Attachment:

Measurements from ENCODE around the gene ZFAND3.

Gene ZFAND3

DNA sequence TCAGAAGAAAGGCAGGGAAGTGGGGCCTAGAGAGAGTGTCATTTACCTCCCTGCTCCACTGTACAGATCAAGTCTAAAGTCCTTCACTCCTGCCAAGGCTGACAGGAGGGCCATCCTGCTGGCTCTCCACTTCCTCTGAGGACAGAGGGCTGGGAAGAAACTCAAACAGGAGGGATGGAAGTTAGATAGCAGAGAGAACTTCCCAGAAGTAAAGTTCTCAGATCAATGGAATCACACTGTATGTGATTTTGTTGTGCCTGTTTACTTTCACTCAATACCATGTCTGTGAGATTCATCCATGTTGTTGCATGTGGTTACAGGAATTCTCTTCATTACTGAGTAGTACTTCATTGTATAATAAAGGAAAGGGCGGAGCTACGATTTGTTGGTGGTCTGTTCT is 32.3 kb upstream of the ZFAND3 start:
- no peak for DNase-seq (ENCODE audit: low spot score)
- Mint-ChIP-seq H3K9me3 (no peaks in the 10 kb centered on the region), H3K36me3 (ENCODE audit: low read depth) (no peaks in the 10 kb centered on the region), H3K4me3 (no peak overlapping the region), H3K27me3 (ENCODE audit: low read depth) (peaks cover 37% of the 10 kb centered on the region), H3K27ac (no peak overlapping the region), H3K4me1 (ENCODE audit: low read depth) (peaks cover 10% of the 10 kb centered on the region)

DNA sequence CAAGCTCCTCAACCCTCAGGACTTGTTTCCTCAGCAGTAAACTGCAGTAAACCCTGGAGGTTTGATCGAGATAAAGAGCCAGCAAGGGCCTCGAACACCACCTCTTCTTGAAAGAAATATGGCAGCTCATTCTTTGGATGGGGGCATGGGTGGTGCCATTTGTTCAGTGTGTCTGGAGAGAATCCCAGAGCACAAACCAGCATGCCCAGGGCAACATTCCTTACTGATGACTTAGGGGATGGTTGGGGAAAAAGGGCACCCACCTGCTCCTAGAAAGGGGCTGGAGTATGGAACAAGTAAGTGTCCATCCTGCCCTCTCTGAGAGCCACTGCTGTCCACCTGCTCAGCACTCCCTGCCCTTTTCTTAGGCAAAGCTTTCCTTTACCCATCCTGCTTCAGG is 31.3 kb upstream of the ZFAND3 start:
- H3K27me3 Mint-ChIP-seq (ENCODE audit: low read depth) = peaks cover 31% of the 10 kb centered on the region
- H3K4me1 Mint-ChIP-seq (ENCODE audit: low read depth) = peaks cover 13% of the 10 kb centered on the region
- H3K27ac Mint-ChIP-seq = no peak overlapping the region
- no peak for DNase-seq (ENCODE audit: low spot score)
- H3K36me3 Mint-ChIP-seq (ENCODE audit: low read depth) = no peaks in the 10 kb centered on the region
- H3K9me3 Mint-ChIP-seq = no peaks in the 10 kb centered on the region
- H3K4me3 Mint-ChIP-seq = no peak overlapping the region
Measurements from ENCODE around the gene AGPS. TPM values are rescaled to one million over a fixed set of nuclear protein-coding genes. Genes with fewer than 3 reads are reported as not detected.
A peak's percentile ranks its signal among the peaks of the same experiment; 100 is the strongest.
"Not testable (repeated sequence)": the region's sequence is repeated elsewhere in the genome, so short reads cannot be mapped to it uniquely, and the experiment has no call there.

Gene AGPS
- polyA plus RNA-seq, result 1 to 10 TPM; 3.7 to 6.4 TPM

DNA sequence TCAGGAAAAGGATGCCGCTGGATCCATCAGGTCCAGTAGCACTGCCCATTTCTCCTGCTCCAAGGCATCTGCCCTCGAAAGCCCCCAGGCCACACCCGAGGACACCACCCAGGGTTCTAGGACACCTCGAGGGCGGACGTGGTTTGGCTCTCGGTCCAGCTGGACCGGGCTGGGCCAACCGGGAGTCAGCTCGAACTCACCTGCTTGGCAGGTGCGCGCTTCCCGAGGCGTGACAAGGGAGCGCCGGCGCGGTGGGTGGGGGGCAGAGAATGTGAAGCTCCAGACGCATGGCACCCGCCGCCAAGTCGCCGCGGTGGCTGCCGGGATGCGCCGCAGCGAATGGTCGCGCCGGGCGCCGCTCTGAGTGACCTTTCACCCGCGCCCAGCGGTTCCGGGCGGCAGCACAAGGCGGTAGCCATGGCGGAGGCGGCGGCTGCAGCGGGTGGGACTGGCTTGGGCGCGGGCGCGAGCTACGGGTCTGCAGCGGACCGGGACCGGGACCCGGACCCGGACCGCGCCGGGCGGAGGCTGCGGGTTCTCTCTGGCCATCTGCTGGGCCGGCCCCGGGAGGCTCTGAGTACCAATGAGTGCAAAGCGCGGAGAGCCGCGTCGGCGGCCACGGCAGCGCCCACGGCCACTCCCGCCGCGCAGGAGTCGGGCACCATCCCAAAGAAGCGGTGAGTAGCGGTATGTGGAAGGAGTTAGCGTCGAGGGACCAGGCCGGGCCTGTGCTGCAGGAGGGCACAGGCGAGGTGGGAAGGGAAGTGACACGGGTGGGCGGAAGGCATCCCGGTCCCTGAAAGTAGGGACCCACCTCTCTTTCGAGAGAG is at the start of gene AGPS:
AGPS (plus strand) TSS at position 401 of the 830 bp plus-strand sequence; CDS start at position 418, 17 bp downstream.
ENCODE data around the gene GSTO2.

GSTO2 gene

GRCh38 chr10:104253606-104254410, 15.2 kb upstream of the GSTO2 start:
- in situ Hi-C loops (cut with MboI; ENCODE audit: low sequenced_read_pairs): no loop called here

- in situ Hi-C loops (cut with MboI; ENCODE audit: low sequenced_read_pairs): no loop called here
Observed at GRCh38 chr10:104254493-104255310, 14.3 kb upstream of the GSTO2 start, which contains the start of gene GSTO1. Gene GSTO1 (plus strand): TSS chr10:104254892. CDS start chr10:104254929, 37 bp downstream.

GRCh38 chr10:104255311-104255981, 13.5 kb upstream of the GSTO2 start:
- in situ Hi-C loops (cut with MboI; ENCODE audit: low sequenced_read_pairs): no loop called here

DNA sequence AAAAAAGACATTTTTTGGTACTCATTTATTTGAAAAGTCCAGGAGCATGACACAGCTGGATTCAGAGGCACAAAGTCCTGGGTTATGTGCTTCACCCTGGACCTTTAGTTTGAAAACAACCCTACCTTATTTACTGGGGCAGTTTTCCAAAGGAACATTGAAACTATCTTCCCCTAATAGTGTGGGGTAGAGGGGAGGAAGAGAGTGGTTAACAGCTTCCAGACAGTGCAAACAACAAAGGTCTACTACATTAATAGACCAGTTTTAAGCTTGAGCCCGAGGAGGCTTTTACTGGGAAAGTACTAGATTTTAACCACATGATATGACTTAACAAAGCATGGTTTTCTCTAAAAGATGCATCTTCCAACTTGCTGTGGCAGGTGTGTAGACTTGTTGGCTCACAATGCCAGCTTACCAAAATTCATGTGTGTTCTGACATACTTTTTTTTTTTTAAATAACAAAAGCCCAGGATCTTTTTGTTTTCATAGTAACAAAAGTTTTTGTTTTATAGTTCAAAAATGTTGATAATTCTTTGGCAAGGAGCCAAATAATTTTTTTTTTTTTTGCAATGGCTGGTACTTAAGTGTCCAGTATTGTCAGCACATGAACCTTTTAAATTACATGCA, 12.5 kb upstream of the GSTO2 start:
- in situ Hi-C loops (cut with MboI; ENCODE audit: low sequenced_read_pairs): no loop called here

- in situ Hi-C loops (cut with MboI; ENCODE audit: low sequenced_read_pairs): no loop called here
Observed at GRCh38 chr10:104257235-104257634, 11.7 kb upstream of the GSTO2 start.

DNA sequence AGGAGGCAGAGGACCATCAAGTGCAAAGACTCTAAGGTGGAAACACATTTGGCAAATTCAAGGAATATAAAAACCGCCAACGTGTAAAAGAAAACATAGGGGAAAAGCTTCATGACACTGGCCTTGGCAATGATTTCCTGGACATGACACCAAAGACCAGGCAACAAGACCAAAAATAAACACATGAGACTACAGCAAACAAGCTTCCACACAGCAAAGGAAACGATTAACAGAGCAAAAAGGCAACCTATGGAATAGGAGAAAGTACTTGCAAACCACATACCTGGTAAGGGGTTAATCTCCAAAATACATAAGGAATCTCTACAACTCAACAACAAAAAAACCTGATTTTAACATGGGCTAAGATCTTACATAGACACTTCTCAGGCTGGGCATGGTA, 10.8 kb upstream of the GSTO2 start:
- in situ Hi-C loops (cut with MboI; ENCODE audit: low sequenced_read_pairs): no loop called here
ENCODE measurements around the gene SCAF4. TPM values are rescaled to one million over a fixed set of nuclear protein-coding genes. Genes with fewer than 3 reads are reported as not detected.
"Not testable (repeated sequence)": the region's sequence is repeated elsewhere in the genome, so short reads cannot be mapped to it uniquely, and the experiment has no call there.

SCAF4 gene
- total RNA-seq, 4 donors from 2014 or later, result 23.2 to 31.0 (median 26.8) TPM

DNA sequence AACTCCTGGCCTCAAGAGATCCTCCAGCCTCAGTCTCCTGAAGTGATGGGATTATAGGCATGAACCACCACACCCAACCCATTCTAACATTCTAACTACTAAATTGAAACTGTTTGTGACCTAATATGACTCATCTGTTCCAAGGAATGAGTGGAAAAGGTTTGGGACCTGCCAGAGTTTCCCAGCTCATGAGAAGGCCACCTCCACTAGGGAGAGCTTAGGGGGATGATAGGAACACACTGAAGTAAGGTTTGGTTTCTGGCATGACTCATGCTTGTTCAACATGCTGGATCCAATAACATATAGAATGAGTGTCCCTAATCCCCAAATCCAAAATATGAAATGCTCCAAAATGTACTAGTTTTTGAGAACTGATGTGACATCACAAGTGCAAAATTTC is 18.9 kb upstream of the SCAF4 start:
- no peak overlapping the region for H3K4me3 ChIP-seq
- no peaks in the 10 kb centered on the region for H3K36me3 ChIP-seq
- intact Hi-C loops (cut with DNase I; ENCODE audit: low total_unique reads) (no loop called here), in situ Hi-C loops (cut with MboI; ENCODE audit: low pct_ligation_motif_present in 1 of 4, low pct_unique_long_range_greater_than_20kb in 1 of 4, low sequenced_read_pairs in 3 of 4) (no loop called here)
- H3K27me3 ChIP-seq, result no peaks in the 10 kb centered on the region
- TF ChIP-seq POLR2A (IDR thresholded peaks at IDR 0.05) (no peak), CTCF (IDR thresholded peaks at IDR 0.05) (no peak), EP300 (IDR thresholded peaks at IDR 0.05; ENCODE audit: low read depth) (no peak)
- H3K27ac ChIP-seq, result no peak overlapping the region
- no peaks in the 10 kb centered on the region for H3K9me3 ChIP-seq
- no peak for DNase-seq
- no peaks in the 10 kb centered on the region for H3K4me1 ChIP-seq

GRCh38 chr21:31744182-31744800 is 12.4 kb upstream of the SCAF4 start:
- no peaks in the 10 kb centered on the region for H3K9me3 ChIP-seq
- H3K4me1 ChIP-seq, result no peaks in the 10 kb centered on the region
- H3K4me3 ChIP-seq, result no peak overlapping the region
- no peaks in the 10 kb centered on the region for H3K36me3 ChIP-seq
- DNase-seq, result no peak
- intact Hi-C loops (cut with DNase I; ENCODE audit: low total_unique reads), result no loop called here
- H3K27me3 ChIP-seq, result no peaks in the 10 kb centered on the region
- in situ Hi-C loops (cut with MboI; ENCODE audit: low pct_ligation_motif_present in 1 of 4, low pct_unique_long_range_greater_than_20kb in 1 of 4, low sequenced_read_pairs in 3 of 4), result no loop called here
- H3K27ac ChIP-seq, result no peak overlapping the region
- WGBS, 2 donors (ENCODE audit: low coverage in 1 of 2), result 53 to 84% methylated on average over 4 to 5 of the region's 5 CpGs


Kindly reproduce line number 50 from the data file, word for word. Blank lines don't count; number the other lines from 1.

- no peaks in the 10 kb centered on the region for H3K9me3 ChIP-seq